I absolutely agree on the shopper behavior shown here — especially the idea that people “check it out” on Amazon but buy elsewhere (especially in the store).

That said, brands aren’t “acquiring” customers using Amazon — rather Amazon need be part of the communication strategy.

The truth is, any customer who purchases on Amazon remains Amazon’s customer. The manufacturer does not get their information and is unable to follow up with the purchaser to help encourage additional sales or introduce other products in their line.

That’s a very serious deficiency of Amazon as a sales channel. So yes, communicate via Amazon. But let’s be careful about Amazon’s stranglehold on information.

Seth Nagle

When it comes to Amazon you need a dynamic playbook and an agile strategy. If you sit out and watch from the sidelines (like Toys “R” Us) you could be packing your bags and heading home early. Retailers like Best Buy seem to be taking a great approach to Amazon and building partnerships with them to enhance their offering.

The trick is to show up on Amazon but offer more value to the shopper on your own website — however, this is easier said than done.

Andrew Blatherwick
It is true that Amazon has become a standard for the Internet shopping generation and the research clearly shows how important it is. However, brands must be careful that they do not feed the competitor most likely to drive them out of business. Retailers moving to omnichannel operations looking at Amazon as a possible outlet must consider how this is going to impact their overall brand and their competitive situation. Their responsibility is to build their own business and develop their own brand to become the destination of choice for whatever area of business they are focused on. To encourage people to use Amazon as the destination of choice for all things would be feeding their main competitor. Amazon certainly opens a huge opportunity for startup and mid-size businesses to grow and gain market share through the huge audience and customer base that use Amazon today. Consumer brands can also create a direct-to-consumer presence to compete with normal channels to market. All this will be the new dynamic marketplace that retail and manufacturers have to… Read more »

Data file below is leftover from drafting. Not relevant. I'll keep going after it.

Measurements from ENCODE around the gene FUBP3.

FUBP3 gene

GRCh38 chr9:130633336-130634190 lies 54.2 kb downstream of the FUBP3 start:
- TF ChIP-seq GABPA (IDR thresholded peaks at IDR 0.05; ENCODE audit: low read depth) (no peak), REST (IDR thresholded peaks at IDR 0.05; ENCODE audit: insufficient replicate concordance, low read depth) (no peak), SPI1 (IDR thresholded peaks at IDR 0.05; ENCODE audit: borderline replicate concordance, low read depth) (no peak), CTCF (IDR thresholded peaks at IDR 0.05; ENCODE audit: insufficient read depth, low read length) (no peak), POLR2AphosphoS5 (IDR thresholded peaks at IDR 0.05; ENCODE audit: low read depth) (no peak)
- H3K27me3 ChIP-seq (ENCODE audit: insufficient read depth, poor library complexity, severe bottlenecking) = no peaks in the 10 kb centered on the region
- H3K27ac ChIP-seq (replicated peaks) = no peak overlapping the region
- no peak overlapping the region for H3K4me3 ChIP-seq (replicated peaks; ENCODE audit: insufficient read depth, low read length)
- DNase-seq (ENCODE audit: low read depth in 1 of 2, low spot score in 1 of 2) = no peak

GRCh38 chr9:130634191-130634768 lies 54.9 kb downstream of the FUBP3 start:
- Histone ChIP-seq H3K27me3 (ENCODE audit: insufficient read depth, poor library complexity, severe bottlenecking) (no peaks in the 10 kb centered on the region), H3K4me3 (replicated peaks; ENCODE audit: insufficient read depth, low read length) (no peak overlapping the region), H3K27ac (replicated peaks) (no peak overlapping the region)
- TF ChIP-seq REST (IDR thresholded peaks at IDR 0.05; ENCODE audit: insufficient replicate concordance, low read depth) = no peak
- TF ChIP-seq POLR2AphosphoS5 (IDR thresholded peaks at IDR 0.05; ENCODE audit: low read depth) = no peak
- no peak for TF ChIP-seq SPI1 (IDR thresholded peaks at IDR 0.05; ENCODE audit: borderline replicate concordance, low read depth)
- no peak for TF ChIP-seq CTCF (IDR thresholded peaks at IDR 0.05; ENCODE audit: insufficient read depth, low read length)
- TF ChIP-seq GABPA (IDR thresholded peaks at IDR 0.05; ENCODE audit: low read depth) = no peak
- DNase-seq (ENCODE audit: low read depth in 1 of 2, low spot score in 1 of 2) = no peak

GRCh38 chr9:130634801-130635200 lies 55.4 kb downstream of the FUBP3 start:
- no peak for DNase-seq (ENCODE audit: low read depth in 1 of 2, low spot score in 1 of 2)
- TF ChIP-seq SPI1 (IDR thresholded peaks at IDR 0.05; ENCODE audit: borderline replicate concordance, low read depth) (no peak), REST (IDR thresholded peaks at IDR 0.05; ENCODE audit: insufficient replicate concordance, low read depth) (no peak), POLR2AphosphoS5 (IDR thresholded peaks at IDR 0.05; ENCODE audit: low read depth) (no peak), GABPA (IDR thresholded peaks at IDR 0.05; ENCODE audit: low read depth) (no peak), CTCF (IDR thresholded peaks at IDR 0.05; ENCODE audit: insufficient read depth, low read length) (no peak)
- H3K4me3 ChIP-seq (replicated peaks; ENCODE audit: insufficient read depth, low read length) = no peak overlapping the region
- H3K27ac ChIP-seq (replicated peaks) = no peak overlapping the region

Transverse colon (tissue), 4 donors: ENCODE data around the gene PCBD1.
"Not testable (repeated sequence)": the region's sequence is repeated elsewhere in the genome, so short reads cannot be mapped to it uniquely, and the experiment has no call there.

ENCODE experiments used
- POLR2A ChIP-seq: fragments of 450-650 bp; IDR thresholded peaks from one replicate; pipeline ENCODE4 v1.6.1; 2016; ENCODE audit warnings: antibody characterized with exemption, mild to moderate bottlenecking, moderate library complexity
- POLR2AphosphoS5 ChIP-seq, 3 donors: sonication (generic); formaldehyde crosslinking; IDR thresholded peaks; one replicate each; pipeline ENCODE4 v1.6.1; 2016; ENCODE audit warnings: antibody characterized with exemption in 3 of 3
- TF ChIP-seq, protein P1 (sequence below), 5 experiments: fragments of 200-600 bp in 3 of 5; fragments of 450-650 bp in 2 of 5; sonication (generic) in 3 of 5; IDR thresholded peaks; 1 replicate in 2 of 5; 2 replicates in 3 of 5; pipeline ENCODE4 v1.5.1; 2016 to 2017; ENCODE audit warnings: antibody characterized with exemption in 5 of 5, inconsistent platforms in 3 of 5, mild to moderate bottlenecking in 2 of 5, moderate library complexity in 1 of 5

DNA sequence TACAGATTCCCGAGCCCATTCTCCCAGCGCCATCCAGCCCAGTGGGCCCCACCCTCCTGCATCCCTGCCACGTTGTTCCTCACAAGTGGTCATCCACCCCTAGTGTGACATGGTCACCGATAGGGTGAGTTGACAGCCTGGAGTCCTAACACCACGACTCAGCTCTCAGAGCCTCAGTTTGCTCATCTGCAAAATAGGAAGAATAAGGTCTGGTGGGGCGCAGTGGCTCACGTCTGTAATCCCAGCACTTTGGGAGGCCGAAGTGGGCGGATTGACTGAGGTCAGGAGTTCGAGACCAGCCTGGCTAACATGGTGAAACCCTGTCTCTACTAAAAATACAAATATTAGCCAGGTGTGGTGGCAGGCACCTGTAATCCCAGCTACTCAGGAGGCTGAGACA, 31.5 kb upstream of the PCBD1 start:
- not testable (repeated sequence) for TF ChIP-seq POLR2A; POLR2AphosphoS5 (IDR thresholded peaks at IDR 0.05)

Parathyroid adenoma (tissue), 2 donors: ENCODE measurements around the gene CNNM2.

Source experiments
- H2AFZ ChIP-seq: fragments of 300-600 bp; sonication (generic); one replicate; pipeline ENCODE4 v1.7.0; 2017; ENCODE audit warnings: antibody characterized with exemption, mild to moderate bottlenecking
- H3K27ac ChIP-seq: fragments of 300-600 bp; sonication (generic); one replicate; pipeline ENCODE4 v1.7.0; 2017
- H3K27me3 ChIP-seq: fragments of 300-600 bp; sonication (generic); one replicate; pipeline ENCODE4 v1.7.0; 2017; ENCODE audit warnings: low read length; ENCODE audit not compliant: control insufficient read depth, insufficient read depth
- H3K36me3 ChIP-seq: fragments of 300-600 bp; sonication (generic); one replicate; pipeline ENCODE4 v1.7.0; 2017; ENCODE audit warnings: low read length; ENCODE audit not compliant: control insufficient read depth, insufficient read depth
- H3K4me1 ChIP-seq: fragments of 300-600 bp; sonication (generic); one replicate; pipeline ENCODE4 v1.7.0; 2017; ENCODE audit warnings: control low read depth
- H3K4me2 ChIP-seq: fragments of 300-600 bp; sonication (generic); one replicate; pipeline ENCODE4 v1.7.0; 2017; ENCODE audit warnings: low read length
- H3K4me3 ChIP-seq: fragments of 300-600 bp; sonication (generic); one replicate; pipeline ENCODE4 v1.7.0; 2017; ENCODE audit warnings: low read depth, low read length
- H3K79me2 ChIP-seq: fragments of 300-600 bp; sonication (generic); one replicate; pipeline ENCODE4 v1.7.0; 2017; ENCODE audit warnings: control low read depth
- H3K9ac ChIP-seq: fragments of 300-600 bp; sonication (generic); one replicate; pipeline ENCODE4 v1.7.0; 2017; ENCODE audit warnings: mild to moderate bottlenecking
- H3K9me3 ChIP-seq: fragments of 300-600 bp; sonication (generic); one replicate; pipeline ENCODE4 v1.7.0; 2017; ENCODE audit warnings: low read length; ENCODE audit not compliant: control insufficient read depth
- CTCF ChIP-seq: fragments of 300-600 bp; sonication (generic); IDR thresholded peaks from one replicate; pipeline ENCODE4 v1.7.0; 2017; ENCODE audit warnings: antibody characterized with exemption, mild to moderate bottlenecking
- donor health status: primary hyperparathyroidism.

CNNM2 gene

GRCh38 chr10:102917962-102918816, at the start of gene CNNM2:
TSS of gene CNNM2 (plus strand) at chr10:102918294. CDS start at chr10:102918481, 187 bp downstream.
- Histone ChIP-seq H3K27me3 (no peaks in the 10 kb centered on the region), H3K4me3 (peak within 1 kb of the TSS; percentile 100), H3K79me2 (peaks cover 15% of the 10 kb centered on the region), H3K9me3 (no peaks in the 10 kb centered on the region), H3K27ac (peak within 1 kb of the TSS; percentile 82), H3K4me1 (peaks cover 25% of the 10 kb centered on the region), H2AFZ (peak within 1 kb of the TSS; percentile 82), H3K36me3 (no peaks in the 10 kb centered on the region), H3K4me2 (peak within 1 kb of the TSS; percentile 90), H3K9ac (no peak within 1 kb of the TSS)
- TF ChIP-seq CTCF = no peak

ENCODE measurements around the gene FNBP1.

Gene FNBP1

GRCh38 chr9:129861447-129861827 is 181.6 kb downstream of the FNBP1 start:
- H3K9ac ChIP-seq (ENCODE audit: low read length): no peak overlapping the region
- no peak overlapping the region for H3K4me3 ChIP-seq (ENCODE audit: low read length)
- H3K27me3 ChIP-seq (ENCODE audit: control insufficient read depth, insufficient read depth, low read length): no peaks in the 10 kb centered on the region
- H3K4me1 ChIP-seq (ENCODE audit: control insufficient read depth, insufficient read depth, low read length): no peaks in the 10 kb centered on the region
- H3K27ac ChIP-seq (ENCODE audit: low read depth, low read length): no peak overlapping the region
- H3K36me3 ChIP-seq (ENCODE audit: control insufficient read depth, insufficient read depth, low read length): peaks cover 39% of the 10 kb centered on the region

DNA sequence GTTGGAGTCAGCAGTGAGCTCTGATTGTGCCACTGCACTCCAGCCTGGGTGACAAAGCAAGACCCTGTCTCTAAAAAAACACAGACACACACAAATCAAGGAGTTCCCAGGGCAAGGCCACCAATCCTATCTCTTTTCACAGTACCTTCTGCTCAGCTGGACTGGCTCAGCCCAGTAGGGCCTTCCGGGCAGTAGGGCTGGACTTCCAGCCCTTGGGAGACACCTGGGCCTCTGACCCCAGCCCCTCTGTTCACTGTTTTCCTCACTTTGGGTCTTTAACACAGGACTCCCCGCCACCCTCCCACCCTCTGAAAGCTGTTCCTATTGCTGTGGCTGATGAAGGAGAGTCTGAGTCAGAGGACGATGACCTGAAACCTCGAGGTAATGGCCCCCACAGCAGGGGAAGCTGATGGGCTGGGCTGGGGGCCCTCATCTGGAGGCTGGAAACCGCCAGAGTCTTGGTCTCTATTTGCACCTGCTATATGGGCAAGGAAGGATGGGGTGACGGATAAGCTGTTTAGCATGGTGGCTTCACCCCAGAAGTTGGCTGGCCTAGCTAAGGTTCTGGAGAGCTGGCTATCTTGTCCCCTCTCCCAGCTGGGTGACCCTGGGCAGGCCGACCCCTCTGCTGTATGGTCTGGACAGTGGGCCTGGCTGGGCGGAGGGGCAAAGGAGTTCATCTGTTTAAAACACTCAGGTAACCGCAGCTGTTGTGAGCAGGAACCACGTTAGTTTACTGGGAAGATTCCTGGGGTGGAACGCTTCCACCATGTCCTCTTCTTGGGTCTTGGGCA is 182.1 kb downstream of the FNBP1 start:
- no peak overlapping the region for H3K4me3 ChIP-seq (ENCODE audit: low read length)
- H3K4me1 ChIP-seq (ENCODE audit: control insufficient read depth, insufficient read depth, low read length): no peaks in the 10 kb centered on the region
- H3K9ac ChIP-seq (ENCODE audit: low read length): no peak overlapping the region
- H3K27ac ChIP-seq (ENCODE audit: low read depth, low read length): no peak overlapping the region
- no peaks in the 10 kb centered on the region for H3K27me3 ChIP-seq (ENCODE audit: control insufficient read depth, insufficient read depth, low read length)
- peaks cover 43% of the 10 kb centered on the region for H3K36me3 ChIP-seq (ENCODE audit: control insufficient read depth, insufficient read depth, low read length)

Dave Wendland

Amazon is another channel of distribution that requires retail management and engagement like any other retailer. It is also often the first search engine for consumers. So, absence limits sales.

That said, brands should not put all of their eggs in this basket — brick-and-mortar remains relevant to millions, a brand’s own website is a legitimate channel if managed properly and other e-commerce initiatives generally make sense. Each of these spokes on the brand marketing wheel must contain consistent brand information and message continuity. Believe me, it’s more than a full-time job!

Cynthia Holcomb

The world has changed and Amazon is THE giant retail store. A shopping machine and platform for all of everything. Branded e-commerce sites speak the brand message. Amazon sells product!

As in the past, certain brands do not want to associate their product with the masses.

Ralph Jacobson

The first rule of marketing (and advertising for that matter) is to create awareness for your brand. Get your brand out there, everywhere. Why wouldn’t a huge retail online marketplace be one of your routes to market? You customers/consumers already shop there. Why wouldn’t you be there? Simple stuff, actually. Don’t over-complicate life!

Sterling Hawkins

Brands don’t need to be on Amazon; however, it is smart to be there. With the volume of people searching and purchasing, many brands simply cannot afford to be absent from the marketplace. It should be viewed as a starting point — not the end game. There’s opportunity for brands to build a broader relationship with the shopper over time starting with the trust and support that Amazon lends and potentially ending with a loyal customer across more proprietary channels.

Peter Luff

This is a perhaps a valid argument for developing brands, but I don’t see it as a major issue for established brands. For new brands, it will make absolute sense as it’s a quick and easy way to get established. Trick is then to have this sales channel integrated with your direct strategy for the longer term, as the dependence on Amazon’s credibility may become less important for your business strategy.

Ken Morris
Ken Morris
Managing Partner Cambridge Retail Advisors
5 years 1 month ago